Dylan Tombides was raised in Perth, Western Australia and being Dylan meant that he never went anywhere without a ball. He went to the playground with a ball, into the bath with a ball and even to sleep with a ball.
On 21 February 1996, Dylan’s brother Taylor entered the world and they became inseparable. At five years of age, Dylan played his first competitive match for Wembley Downs Soccer Club and never looked back.
In the close season he would try sports such as basketball, cricket, teeball, tennis and indoor soccer, with his brother, Taylor, never too far behind. At the age of eleven, Dylan moved to Stirling Lions and played there for one season before joining Perth SC.
In 2007, Dylan and his family moved to live in Macau and the football continued, although it was nothing like back home. He trained on grass pitches, on artificial pitches with older boys and men, in cages on concrete and even on roof tops. He had a hunger for the game and every weekend both Taylor and Dylan would sail to Hong Kong to train on Friday night, play Saturday mornings and train on Saturday afternoon before returning back to Macau.
In 2008, Dylan joined West Ham United and he flourished. He scored many goals in the Under 16s and quickly found himself playing in the Under 18s, the reserves, and finally in and around the first team. Dylan proudly spent his 17th birthday with the first team in Portugal where he won the crossbar challenge and made a commercial. He returned to England and continued to shine.
In April 2011, at the age of 17, Dylan found a lump in his testicle. He didn’t say anything straight away because he felt no pain or discomfort. He was playing so much football that when he did start to feel pain he put it down to all his exercise. When the discomfort became a little more consistent Dylan visited his General Practitioner. His GP informed Dylan that he had a cyst and that there was nothing to worry about as many people live with cysts. So Dylan continued on with his feeling of being on top of the world – by firstly finishing the Barclays Premier League season on the bench against Sunderland on 22 May. and He then travelled to Australia four days later to join up with his Aussie teammates to prepare for the Under-17 World Cup in Mexico.
While in Mexico, Dylan caught the eye of Nike and he was offered a five-year contract. However, following the last game of the tournament for Australia, Dylan had a random drugs test and the results came back positive for a tumour. Dylan was finally diagnosed with testicular cancer – three months after his initial GP consultation. Dylan fought very hard to maintain his fitness and strength while going through chemotherapy. He amazed everyone with his determination and his constant smile and banter. He once described himself as the happiest kid with cancer, but his cancer would not go away.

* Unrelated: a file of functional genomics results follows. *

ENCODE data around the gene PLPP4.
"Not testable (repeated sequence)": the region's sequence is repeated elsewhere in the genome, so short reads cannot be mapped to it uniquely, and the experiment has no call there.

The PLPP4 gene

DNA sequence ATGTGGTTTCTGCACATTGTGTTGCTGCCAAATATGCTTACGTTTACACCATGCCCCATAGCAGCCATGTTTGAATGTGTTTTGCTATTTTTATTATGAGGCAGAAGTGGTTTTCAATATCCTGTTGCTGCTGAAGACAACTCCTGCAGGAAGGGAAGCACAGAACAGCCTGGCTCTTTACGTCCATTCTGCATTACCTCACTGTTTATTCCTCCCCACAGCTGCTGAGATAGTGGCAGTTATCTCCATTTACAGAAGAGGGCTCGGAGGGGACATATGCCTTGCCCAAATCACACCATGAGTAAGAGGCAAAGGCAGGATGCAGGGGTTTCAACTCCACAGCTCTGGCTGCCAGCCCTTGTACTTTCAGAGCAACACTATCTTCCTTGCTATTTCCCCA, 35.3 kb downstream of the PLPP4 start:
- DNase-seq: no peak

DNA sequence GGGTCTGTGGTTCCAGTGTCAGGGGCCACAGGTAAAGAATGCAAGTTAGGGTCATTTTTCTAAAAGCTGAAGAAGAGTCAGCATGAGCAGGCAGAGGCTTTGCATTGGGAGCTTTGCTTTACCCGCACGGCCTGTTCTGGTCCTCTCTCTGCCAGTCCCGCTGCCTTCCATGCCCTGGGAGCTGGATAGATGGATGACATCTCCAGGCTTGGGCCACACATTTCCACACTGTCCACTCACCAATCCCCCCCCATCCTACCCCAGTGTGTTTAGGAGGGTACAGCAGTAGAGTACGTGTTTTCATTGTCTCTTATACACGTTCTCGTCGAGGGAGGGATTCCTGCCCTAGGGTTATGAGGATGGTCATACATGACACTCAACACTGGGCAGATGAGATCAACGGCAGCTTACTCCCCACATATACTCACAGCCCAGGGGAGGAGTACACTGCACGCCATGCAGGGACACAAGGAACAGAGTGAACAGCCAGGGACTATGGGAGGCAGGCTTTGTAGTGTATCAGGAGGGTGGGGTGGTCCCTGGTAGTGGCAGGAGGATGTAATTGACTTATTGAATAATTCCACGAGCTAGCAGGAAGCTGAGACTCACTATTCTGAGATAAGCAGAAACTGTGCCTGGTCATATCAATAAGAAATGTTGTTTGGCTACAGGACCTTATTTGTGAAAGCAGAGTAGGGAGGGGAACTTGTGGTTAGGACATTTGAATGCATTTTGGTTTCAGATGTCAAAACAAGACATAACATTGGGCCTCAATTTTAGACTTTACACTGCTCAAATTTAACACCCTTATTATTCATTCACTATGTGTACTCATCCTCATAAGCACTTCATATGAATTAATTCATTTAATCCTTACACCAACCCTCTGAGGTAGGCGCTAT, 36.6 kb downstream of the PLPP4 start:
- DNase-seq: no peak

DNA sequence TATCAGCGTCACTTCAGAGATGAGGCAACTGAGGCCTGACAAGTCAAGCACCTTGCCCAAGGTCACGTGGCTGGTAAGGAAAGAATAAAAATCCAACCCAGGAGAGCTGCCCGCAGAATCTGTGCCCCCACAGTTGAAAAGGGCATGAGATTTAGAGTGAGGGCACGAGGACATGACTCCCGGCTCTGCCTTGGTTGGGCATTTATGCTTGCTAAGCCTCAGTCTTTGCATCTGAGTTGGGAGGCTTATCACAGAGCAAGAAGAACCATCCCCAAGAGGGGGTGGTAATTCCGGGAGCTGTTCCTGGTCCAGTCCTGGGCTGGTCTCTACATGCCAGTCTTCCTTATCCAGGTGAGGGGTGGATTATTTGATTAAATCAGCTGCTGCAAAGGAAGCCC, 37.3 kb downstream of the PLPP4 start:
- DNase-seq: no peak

Every time Dylan had treatment, the tumour would return within six-eight weeks. It returned stronger and more resilient than before.
In January 2012, he had RPLND (Retroperitoneal lymph node dissection) surgery to remove his lymph nodes, but by June his cancer returned.
Amid Dylan’s brave battle came his brightest day, his senior West Ham United debut on 25 September 2012. Dylan replaced Gary O’Neil in the 84th minute of a third round Capital One Cup tie with Wigan Athletic. Though the Hammers lost 4-1, it was a moment that Dylan would never forget. The culmination of a life-time’s determination and desire, a dream come true.
In December 2012, Dylan had high dose chemotherapy and stem cell transplant twice within eight weeks.
In March 2013, Dylan was preparing for the Under-20 World Cup and his cancer resurfaced in his liver and he had to have his liver resected and was out for the next three months.
During this time Dylan went into the Club every day and worked on his banter, snooker and the exercise bike. He continued to do mild exercise until he was allowed to do more physical training.
Dylan had a couple of minor procedures throughout July – October and in November 2013 Dylan’s cancer returned again. He was determined to have his three-week course of Chemotherapy and be fit for the Under-22 tournament in Oman in January 2014. Dylan completed his course of chemotherapy and played for Australia in January just three weeks later. But by the time he returned he was informed the cancer had not responded to the treatment and the doctors said that they could no longer offer Dylan a cure. Dylan travelled to Germany where they offered hope and treatments not available in the UK. Dylan stayed strong throughout his next phase of treatment but Dylan’s cancer was rare and he had had so much chemotherapy that they were worried that his organs would fail.
On 18 April 2014, Dylan’s organs failed and we said goodbye to our beloved son and brother. His West Ham family thought so highly of him they retired his number 38 shirt. It breaks our heart to think that this could have been prevented. If we had known about testicular cancer and what we needed to do to catch it early, we would have insisted on an ultra sound when we went to the GP. Dylan was robbed of a future that he dreamed of as a young boy. It robbed Taylor of a brother and it robbed my husband and I of watching our beautiful son grow and fulfil his dreams. Please do not let this happen to your son, brother, friend or father.
If you have a concern with your testicles please see a doctor straight away and insist on an ultrasound – it may just save your life
We miss you so much Dylan.
You have left a void that no one can fill.